When I was young, tomatoes were up towards the top of my Most Hated Foods list. My mother once paid me $20 to eat a slice of one (a slice). I did it, but I definitely did not enjoy it. But then I grew up, and I developed those “mature taste buds” that everyone was telling me I’d have eventually. And I realized that tomatoes are quite delicious.
OK, confession: I still have a bit of a neurosis when it comes to tomatoes. See, I’m not sure I believe that any of our taste buds “mature” (in the strictly biological sense), as much as I think we all give in to trying things we’d shunned in our younger years, to avoid being that person. And so, I had to deconstruct my childhood enemy The Tomato and figure out what exactly it is that I don’t like about it. The answer: those gross, slimy, seed-ridden guts. Ick. And I’m glad I figured it out, because now I can enjoy things like these roasted tomatoes!
This is pretty much the perfect use for all of those smaller tomatoes you’ve got hanging around that you have no other use for. It seemed like my roma tomato plant turned into a monster overnight. And as I was driving several different stakes into the soil and tying up the endless branches laden with oddly-small tomatoes, I was saying to myself, “dude, what are you going to do with all these things?” They’re too small for sandwiches. I’m feeling too lazy for sauce. Oh wait, cut them in half and throw them in the oven? Yes.
FYI: Roasted tomatoes = stupid good. With all of the garlic and basil I added, they taste like little bite-size bits of the most delicious tomato sauce. I had plans to use them on a pizza, and I had to hide them behind a bunch of other, annoying-to-move things in the fridge to keep myself from snacking incessantly. I can’t wait to get back to my freakish tomato plant in Vermont and make some more!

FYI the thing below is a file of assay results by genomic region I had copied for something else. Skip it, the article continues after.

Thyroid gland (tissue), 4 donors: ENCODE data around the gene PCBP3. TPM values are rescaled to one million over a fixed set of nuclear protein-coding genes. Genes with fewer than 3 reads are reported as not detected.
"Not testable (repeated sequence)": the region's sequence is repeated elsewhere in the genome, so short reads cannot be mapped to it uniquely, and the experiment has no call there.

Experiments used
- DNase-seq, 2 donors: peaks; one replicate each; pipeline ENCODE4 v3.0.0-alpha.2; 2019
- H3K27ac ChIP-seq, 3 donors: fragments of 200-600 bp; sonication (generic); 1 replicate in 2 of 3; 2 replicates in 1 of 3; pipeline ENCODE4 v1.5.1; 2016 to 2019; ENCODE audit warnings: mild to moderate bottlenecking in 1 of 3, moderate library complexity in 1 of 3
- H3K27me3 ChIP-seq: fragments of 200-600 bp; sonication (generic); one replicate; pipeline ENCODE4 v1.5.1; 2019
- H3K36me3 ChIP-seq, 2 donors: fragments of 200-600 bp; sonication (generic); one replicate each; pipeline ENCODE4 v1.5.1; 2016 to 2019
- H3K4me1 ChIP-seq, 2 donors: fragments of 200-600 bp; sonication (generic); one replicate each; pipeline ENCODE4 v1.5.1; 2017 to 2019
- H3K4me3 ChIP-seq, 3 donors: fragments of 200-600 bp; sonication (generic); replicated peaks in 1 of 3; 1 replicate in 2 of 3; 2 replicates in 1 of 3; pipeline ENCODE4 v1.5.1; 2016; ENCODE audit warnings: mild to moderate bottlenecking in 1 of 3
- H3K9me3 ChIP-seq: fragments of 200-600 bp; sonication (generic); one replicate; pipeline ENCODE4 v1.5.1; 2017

- lots of small tomatoes (I used roma/grape tomatoes, though anything small would probably work)
- garlic, minced
- basil, minced
- olive oil
Place tomatoes in a bowl. Drizzle with olive oil, sprinkle with salt, and toss to coat. You could also throw in the basil and garlic at this point and toss to evenly distribute those, but I wanted to make sure that I got every little bit of garlic and basil inside of the tomatoes. To do this, I arranged the tomatoes, cut-side up, on a baking sheet. I then pushed them all together to make sure nothing could fall between, sprinkled the basil and garlic over them, rearranged them to be evenly-spaced, and put the sheet in the oven.
Bake for about an hour and a half or more (depending on how large/small your tomatoes are, and how “roasted” you want them to be). I prefer mine to be closer to sundried tomatoes. They were quite small, and I took them out after an hour and a half. Just check them after about an hour. When they look perfect to you, take them out. Eat them on anything! Pasta, pizza, with cheese and crackers, by themselves . . . whatever you like! They will make most anything taste even better. :)